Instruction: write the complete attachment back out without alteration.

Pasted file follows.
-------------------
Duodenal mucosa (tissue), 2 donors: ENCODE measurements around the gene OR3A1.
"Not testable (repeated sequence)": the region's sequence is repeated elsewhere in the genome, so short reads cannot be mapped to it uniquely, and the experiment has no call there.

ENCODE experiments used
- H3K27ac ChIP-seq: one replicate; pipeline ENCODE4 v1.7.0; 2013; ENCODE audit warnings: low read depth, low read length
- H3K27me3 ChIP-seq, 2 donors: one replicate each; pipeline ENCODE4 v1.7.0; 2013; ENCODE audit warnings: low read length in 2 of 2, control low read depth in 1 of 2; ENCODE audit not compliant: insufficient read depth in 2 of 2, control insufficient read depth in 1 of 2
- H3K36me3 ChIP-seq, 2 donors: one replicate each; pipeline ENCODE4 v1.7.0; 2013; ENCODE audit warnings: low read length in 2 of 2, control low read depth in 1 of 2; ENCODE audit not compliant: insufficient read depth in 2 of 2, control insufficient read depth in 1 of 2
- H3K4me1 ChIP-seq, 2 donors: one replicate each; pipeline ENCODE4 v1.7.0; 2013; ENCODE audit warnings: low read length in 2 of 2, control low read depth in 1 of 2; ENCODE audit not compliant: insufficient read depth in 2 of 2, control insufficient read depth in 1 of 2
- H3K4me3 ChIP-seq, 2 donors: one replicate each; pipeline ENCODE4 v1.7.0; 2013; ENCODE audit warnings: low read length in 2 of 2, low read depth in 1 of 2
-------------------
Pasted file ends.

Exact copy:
Duodenal mucosa (tissue), 2 donors: ENCODE measurements around the gene OR3A1.
"Not testable (repeated sequence)": the region's sequence is repeated elsewhere in the genome, so short reads cannot be mapped to it uniquely, and the experiment has no call there.

ENCODE experiments used
- H3K27ac ChIP-seq: one replicate; pipeline ENCODE4 v1.7.0; 2013; ENCODE audit warnings: low read depth, low read length
- H3K27me3 ChIP-seq, 2 donors: one replicate each; pipeline ENCODE4 v1.7.0; 2013; ENCODE audit warnings: low read length in 2 of 2, control low read depth in 1 of 2; ENCODE audit not compliant: insufficient read depth in 2 of 2, control insufficient read depth in 1 of 2
- H3K36me3 ChIP-seq, 2 donors: one replicate each; pipeline ENCODE4 v1.7.0; 2013; ENCODE audit warnings: low read length in 2 of 2, control low read depth in 1 of 2; ENCODE audit not compliant: insufficient read depth in 2 of 2, control insufficient read depth in 1 of 2
- H3K4me1 ChIP-seq, 2 donors: one replicate each; pipeline ENCODE4 v1.7.0; 2013; ENCODE audit warnings: low read length in 2 of 2, control low read depth in 1 of 2; ENCODE audit not compliant: insufficient read depth in 2 of 2, control insufficient read depth in 1 of 2
- H3K4me3 ChIP-seq, 2 donors: one replicate each; pipeline ENCODE4 v1.7.0; 2013; ENCODE audit warnings: low read length in 2 of 2, low read depth in 1 of 2